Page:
Being frugal doesn’t mean you have to spend hours each week clipping coupons, searching for sales, and cooking everything from scratch. In fact, there are three simple steps you can take that will get you more bang for your buck and leave more money in your wallet.
I have a confession.
I am not a naturally frugal person. Sometimes doing more with less just isn’t my thing. With two small children to care for and a 9- 5 job to attend, sometimes I just like to go the fast and simple route. The fast and simple route isn’t always frugal. And, on top of that sometimes I can just be plain cheap. I skip quality and only pay attention to price, which costs me more money in the long run.
However, over the past year I have been forced to find my inner frugality. And, while it was tough at first I am feeling better than ever. Over the past few months I have stayed on budget, have only ate out 3-4 times, and have had several no spend days. And, it feels good.
My frugality is now shining through and I have really come to enjoy it. I have noticed however, that being frugal is becoming a trend. Some people are missing the whole point of frugality and only trying to save money just so they can claim they are frugal.
The problem with this is an overcomplicated system that is not very effective. You don’t need to spend hours every week clipping coupons or scouring sales to be frugal (although there’s nothing wrong with that, either.)
A minimalist guide to being frugal will get you the results you want!
#1 – Evaluate Your Purchases
Frugality is not a complex thing. All you need to do is evaluate your purchases and decide if they are a want verses a need. If your purchase is a need then be sure to get the most “bang for your buck”. Remember, the cheapest item is not always the best. Go for price AND quality.
If your purchase is a want then reevaluate. Is that item really worth your hard earned dollars? How many hours would you have to work to buy it? Are you willing to go to work now to pay for it?
You need to look at the big picture with your purchases – not only with small items but large items too. For example if you’re in the market for a new car which is better: taking out a 72 month auto loan so that you can afford it or lowering your standards? That’s up for you to decide.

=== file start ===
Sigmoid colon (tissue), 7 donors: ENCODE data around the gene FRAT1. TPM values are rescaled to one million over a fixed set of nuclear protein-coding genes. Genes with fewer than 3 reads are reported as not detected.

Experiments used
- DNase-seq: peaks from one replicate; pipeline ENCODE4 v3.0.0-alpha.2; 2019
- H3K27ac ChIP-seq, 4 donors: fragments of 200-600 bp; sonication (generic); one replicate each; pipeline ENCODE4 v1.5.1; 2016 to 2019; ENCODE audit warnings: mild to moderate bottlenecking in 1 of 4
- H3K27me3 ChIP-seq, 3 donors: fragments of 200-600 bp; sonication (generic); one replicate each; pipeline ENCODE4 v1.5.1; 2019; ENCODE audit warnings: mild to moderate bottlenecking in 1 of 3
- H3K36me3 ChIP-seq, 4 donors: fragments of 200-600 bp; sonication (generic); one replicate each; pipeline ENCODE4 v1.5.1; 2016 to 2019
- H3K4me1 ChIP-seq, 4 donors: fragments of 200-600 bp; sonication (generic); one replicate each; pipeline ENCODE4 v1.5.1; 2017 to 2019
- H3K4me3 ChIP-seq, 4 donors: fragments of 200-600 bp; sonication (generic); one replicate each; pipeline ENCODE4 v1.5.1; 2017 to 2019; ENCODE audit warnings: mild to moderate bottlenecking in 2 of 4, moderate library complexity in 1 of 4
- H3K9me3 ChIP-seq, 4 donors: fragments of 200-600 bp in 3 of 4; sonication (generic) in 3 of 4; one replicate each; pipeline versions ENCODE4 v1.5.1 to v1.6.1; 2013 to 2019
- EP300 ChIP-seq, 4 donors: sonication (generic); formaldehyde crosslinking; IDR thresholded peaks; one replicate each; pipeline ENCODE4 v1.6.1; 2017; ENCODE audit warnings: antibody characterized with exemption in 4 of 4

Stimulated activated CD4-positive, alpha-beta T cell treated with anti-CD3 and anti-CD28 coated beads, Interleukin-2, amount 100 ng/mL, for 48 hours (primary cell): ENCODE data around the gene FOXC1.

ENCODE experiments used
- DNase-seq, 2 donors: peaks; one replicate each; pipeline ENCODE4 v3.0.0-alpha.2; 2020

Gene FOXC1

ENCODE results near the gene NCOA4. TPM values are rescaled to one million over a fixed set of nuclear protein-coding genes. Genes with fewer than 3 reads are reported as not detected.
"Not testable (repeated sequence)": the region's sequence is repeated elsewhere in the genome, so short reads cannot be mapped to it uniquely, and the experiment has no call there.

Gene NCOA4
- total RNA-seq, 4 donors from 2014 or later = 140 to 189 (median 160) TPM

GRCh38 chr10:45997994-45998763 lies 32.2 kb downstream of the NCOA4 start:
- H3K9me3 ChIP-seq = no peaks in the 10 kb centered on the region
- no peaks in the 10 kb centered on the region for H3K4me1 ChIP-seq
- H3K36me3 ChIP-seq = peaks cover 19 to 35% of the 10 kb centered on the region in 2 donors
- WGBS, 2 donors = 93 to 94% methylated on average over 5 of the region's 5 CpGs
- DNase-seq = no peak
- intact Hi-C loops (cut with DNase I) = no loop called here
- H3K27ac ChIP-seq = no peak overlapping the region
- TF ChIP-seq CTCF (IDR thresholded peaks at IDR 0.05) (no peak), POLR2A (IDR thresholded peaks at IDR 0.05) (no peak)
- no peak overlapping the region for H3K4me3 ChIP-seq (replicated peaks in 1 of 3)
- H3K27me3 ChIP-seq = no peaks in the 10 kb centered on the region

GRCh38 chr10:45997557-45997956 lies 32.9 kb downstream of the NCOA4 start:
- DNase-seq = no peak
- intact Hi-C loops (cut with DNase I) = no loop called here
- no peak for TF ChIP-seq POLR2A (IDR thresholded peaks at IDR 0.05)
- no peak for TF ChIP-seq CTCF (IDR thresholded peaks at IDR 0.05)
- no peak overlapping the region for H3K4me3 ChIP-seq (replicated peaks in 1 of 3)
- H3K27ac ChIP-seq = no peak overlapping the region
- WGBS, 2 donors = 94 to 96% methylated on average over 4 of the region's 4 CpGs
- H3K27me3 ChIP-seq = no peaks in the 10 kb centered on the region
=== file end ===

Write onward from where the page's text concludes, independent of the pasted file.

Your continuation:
#2 – Shop With A List
Completely avoid those impulse buys by shopping with a list. The last two weeks that I have went grocery shopping I only spent $40 per trip. I was able to do this by shopping with a list. I made a list of everything I needed, estimated how much money it would cost and then only brought that amount of money.
This completely prevented me from impulse buys. After all, how embarrassing would it be to check out and then not have enough money to pay?
# 3 – Prioritize According to Your Goals
If you’re like me and aren’t a natural frugalista then there must be some reason you are turning down this path. It could be a savings goal, debt repayment, or maybe you are just having a hard time keeping the bills paid. No matter what your goal is, keep it in mind and spend accordingly.
For me, I have to be very careful with my money in order to keep my bills paid each month. I have two options: debt or frugalism. I chose to avoid debt.
Here are some of the things I do to save money:
- Bring my own lunch to work.
- Bring my own drinks to work. (Stopping at a store for a drink in the morning always leads to impulse purchases.)
- Shop with a list.
- Grow a garden.
- Live in a trailer.
- I don’t have cable TV.
- I don’t have a smartphone or a cellphone contract.
Keep it Simple
Don’t over complicate frugality. Frugality is not time consuming and it’s not complex. Do the things that will help you reach your goals and evaluate your purchases. If you want your habits to stick then you need to slowly and consistently develop them. Doing too much at once will only set you up for failure.
Keep it simple and you will quickly find success.
Are you frugal? What frugal habits have you developed?